Developing a Volunteer / Intern Program

Mural: Big Things are HappeningBeing in start-up mode can feel overwhelming. Most startups have lots of ideas but little cash, which means that hiring staff to do everything that needs to be done often feels impossible. No wonder founders express frustration and burnout!

One thing we know about frustration and burnout, however, is that the answer is almost always hiding in plain sight – the assets and resources a group sometimes forgets they have.

By assets, we don’t mean cash assets, but the assets that are better than cash – the gifts and talents of people who care about the cause.

Our friend, the brilliant strategist Zach Braiker, recently reminded us of that fact. At Zach’s encouragement, we listed all the many tasks at Creating the Future that could be done by volunteers and interns. Some of those are tasks we wish we had time to do. Others are tasks we are already doing, which, if someone else did them, would free us up to focus on seeking scale-up funding.

We then broke all those projects down into tasks that could take 10 hours a week or less. And bingo! We had the makings of a huge volunteer / intern effort to move Creating the Future’s mission forward quickly, dramatically, exponentially. (If you are feeling overwhelmed, we highly recommend this exercise!!)

Which leaves one big task…
The next big step in this effort is to find someone to develop all this raw material into a real program – a volunteer / internship program for Creating the Future, to eventually be managed by a volunteer / intern.

Once the program is developed, we will then need a volunteer / intern to run it. Those two jobs – development and implementation – may end up being done by the same person, or we may find two individuals, each of whom excels at only one of these positions:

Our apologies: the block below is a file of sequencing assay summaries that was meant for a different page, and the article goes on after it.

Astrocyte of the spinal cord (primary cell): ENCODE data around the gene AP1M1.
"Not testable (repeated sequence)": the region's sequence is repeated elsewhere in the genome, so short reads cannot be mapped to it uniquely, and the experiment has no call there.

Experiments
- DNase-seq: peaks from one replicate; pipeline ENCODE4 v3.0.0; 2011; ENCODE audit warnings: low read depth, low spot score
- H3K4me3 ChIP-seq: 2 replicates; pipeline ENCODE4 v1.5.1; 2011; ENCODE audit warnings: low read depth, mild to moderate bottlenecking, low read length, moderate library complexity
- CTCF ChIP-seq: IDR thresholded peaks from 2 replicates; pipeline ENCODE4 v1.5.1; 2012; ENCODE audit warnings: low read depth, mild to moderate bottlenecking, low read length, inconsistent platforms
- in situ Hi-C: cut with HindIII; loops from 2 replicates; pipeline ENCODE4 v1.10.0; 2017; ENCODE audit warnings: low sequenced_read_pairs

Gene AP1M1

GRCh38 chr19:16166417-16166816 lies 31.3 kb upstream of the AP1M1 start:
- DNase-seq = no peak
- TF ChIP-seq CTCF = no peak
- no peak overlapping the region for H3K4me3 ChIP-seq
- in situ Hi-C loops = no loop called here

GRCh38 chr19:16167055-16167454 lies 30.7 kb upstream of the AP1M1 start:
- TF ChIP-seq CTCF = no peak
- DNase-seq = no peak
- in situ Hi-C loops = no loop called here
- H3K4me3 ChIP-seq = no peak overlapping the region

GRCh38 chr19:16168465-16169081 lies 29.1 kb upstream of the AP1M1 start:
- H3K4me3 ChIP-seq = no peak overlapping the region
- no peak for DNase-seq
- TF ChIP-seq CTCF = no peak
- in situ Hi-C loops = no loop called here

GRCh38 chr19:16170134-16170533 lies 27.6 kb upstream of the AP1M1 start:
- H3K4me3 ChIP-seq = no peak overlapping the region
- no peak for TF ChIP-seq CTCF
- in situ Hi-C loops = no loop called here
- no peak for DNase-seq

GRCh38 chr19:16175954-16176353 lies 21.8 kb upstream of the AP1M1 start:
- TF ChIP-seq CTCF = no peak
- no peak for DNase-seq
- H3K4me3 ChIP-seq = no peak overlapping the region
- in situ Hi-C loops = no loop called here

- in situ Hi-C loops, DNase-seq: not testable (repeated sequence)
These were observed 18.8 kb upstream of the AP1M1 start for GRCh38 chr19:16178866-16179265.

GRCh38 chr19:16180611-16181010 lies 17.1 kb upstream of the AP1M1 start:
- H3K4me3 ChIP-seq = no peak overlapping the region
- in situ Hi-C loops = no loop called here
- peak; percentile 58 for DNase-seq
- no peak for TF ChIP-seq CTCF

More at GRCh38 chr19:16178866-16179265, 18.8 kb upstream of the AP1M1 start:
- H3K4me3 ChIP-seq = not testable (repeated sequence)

Job A) Volunteer / intern to develop the systems that will invite, screen, train and then coordinate the workflow of all those volunteers and interns.

Job B) Volunteer / intern who wants to handle the day-to-day of that job once it is created.

Job A is a short-term project, while Job B is more long-term, perhaps to be handled by a Vista or other long term volunteer / intern.

And so here are our questions:

1) Have you seen this sort of effort happen elsewhere? What has been your experience with it? What did you learn from what you’ve seen? What worked / what didn’t work? From your experience, does our assessment of the tasks at hand seem accurate?

2) What is exciting / intriguing about what we are suggesting? What do you think it makes possible – for Creating the Future’s mission, for the individual volunteers? To make those possibilities real, what would we need to have in place?

3) As we seek to define Job A – the person to develop the program – what qualifications should we be looking for? What questions should we be asking? What issues occur to you, that we may want to pay attention to?

4) What questions should we be asking overall about this effort, that you may not see asked here?

We are excited to get this program completely designed by September, so we can begin to seek all those volunteers and interns. So please let us know what occurs to you as you read this!

And if you are interested in either Job A or Job B, please send us a note by clicking the Contact button at the top of the page!!!

Photo: Mural at Big Brothers Big Sisters building, downtown Tucson 2012

13 thoughts on “Developing a Volunteer / Intern Program”

  1. These are great ideas-and, I think that developing both position A&B could be a win-win IF you might consider engaging a Humanics Scholar from either Fresno State or Arizona State to develop the positions as a project, or even as part of their 300 hr. required internship. I would hope that the person in either position would have or plan to have a CVA, or at least work in collaboration with the CCVA (Katie Campbell, et. al). I think with the credential, there is a better likelihood that the position would have more sustainability, and that those who serve in the position would be developing themselves as a Volunteer/CBO professional, while gaining valuable experience working with a worthwhile cause.